, 2008 Next Release: July 10, 2008 Overview Prices Storage Other Market Trends Natural Gas Transportation Update Overview Since Wednesday, June 25, natural gas spot prices...

  5. Natural Gas Weekly Update

    Gasoline and Diesel Fuel Update (EIA)

    strong price contango during the report week, mitigated withdrawals of natural gas from storage. Other Market Trends: EIA Releases New Report on U.S. Greenhouse Gas Emissions:...

  6. Natural Gas Weekly Update

    Annual Energy Outlook [U.S. Energy Information Administration (EIA)]

    5, 2009 Next Release: July 2, 2009 Overview Prices Storage Other Market Trends Natural Gas Transportation Update Overview (For the Week Ending Wednesday, June 24, 2009) Natural gas...

  7. Natural Gas Weekly Update

    Annual Energy Outlook [U.S. Energy Information Administration (EIA)]

    Market Trends: MMS Announces New Incentives for Gulf Gas Production: The Minerals Management Service (MMS) unveiled proposed new incentives to increase deep gas production...

  8. Natural Gas Weekly Update

    Broader source: All U.S. Department of Energy (DOE) Office Webpages (Extended Search)

    2008 Next Release: November 6, 2008 Overview Prices Storage Other Market Trends Natural Gas Transportation Update Overview (For the week ending Wednesday, October 29) Natural gas...

  9. Natural Gas Weekly Update

    Annual Energy Outlook [U.S. Energy Information Administration (EIA)]

    9, 2008 Next Release: June 26, 2008 Overview Prices Storage Other Market Trends Natural Gas Transportation Update Overview Since Wednesday, June 11, natural gas spot prices...

  10. Natural Gas Weekly Update

    Broader source: All U.S. Department of Energy (DOE) Office Webpages (Extended Search)

    prices using spot prices from producing areas, plus an allowance for interstate natural gas pipeline and local distribution company charges to transport the gas to market. Such a...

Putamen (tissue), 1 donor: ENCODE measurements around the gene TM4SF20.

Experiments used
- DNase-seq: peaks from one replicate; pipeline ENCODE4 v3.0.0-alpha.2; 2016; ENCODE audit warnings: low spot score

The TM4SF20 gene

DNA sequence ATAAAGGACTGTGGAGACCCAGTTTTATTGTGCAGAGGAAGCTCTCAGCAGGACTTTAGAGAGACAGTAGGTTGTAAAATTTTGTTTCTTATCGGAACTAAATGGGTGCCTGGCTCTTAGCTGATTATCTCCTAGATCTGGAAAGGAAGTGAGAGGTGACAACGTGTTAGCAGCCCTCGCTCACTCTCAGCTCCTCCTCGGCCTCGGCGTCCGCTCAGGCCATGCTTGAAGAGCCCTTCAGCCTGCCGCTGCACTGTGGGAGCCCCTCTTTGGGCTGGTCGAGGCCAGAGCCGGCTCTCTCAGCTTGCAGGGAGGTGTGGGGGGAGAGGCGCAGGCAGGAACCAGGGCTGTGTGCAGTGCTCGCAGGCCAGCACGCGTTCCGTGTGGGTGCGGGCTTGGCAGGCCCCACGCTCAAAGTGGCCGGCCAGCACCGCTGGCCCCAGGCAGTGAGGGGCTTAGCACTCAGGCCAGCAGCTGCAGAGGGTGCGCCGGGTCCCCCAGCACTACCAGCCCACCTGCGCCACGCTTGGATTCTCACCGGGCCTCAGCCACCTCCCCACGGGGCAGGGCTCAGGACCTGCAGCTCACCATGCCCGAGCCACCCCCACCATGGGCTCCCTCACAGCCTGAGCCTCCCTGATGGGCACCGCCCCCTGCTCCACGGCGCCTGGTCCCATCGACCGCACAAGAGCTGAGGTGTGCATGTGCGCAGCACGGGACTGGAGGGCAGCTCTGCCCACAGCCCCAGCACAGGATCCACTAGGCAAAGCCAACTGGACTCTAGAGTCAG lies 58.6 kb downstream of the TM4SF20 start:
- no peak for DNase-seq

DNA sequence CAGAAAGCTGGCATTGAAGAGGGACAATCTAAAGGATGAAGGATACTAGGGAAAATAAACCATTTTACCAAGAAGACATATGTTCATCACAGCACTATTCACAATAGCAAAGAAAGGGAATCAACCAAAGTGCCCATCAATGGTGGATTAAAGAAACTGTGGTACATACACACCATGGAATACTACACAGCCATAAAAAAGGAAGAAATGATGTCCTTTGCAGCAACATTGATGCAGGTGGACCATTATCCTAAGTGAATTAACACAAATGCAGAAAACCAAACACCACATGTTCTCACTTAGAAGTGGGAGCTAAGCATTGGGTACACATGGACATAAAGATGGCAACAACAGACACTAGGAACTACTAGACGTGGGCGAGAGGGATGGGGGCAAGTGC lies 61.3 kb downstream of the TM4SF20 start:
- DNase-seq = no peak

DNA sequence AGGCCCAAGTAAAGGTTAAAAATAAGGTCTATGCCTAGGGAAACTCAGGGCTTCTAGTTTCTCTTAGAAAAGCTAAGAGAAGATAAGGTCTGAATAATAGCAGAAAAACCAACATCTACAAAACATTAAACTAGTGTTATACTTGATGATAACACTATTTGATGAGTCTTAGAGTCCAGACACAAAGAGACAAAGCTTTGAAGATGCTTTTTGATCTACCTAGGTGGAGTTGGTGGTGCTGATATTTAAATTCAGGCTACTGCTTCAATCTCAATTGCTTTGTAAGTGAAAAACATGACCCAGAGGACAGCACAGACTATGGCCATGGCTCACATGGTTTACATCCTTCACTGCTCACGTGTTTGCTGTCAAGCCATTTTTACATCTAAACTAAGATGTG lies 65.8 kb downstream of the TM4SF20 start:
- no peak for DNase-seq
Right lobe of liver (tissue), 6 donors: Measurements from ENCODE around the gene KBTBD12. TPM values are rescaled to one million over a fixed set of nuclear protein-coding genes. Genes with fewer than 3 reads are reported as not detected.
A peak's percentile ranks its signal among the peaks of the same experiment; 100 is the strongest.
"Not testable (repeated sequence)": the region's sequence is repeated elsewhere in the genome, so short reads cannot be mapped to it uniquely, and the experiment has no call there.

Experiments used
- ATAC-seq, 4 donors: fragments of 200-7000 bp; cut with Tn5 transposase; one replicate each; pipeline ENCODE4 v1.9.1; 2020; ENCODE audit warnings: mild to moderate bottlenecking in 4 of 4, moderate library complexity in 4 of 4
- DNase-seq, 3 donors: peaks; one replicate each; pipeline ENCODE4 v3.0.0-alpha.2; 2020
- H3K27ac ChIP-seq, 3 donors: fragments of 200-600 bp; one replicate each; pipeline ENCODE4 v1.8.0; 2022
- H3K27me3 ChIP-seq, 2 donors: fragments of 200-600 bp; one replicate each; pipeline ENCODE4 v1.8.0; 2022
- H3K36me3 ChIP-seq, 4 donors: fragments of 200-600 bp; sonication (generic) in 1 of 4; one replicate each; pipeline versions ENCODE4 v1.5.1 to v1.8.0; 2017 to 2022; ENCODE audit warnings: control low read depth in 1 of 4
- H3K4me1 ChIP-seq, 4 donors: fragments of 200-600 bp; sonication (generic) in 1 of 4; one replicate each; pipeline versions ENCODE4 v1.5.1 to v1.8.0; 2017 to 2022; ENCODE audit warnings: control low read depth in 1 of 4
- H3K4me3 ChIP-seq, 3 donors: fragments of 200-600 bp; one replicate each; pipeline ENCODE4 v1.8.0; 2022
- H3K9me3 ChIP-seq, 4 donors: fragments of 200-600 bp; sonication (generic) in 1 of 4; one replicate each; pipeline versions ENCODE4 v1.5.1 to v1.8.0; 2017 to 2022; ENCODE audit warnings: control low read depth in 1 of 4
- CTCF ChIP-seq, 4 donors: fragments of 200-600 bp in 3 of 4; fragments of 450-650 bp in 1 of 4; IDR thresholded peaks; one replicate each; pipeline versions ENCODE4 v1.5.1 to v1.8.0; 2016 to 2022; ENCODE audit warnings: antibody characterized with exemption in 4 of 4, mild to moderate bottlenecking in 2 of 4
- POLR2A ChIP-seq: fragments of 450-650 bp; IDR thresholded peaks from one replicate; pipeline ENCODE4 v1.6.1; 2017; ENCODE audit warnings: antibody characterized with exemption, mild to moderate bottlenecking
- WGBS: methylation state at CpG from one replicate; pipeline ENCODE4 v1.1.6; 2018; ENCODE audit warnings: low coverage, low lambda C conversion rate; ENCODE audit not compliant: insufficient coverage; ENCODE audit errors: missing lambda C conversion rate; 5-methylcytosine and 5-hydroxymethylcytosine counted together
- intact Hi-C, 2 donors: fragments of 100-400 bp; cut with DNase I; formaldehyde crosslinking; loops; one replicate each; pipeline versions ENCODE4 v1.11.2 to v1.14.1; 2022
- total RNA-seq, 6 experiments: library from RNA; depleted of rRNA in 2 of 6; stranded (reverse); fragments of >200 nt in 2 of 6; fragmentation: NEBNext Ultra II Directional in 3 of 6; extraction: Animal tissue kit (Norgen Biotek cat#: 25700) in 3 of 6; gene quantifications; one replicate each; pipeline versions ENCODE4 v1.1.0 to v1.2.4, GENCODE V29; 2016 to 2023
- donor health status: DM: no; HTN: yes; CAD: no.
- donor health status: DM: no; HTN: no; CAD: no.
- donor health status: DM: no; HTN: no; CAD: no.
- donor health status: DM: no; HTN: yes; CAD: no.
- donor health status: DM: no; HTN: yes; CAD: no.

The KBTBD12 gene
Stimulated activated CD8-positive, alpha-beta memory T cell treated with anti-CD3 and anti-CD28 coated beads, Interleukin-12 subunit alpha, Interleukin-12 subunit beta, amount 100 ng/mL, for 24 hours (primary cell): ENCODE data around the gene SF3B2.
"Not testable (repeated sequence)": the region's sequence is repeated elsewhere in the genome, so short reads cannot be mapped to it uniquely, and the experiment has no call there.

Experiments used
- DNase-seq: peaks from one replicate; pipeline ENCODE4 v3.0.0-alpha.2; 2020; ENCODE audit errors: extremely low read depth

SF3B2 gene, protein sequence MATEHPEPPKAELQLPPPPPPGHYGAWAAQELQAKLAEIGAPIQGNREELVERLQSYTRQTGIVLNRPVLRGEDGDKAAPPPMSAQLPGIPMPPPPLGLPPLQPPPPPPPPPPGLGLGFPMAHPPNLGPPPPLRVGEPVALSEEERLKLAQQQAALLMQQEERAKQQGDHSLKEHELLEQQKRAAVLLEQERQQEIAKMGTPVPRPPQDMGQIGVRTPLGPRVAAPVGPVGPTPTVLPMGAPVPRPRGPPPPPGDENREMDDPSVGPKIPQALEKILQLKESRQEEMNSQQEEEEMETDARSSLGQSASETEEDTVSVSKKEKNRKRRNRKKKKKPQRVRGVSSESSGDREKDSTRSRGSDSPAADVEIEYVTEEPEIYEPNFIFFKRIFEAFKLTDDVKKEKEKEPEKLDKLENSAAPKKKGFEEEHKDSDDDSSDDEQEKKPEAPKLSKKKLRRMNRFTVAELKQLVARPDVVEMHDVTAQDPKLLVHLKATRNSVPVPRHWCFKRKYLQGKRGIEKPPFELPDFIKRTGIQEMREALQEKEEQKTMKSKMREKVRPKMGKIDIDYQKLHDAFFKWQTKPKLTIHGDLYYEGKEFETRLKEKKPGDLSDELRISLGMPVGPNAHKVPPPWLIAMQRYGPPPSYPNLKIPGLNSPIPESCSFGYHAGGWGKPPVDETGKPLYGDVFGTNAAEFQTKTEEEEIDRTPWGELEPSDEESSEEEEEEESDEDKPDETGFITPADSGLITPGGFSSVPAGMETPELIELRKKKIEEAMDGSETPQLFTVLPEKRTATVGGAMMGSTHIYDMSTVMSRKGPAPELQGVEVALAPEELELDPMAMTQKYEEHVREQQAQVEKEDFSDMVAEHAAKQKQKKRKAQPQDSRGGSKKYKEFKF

11. International Natural Gas Workshop Presnetations

    Annual Energy Outlook [U.S. Energy Information Administration (EIA)]

    Session 3: Asian Natural Gas Outlook Asian Natural Gas: A Softer Market is coming Robert Smith, FGE Dubai PDF Session 4: LNG Exports and the Future International Natural Gas Market ...

  12. Reducing Onshore Natural Gas and Oil Exploration and Production Impacts Using a Broad-Based Stakeholder Approach

    SciTech Connect (OSTI)

    Amy Childers

    2011-03-30

    Never before has the reduction of oil and gas exploration and production impacts been as important as it is today for operators, regulators, non-governmental organizations and individual landowners. Collectively, these stakeholders are keenly interested in the potential benefits from implementing effective environmental impact reducing technologies and practices. This research project strived to gain input and insight from such a broad array of stakeholders in order to identify approaches with the potential to satisfy their diverse objectives. The research team examined three of the most vital issue categories facing onshore domestic production today: (1) surface damages including development in urbanized areas, (2) impacts to wildlife (specifically greater sage grouse), and (3) air pollution, including its potential contribution to global climate change. The result of the research project is a LINGO (Low Impact Natural Gas and Oil) handbook outlining approaches aimed at avoiding, minimizing, or mitigating environmental impacts. The handbook identifies technical solutions and approaches which can be implemented in a practical and feasible manner to simultaneously achieve a legitimate balance between environmental protection and fluid mineral development. It is anticipated that the results of this research will facilitate informed planning and decision making by management agencies as well as producers of oil and natural gas. In 2008, a supplemental task was added for the researchers to undertake a 'Basin Initiative Study' that examines undeveloped and/or underdeveloped oil and natural gas resources on a regional or geologic basin scope to stimulate more widespread awareness and development of domestic resources. Researchers assessed multi-state basins (or plays), exploring state initiatives, state-industry partnerships and developing strategies to increase U.S. oil and gas supplies while accomplishing regional economic and environmental goals.

  13. Basin-Scale Leakage Risks from Geologic Carbon Sequestration: Impact on Carbon Capture and Storage Energy Market Competitiveness

    SciTech Connect (OSTI)

    Peters, Catherine; Fitts, Jeffrey; Wilson, Elizabeth; Pollak, Melisa; Bielicki, Jeffrey; Bhatt, Vatsal

    2013-03-13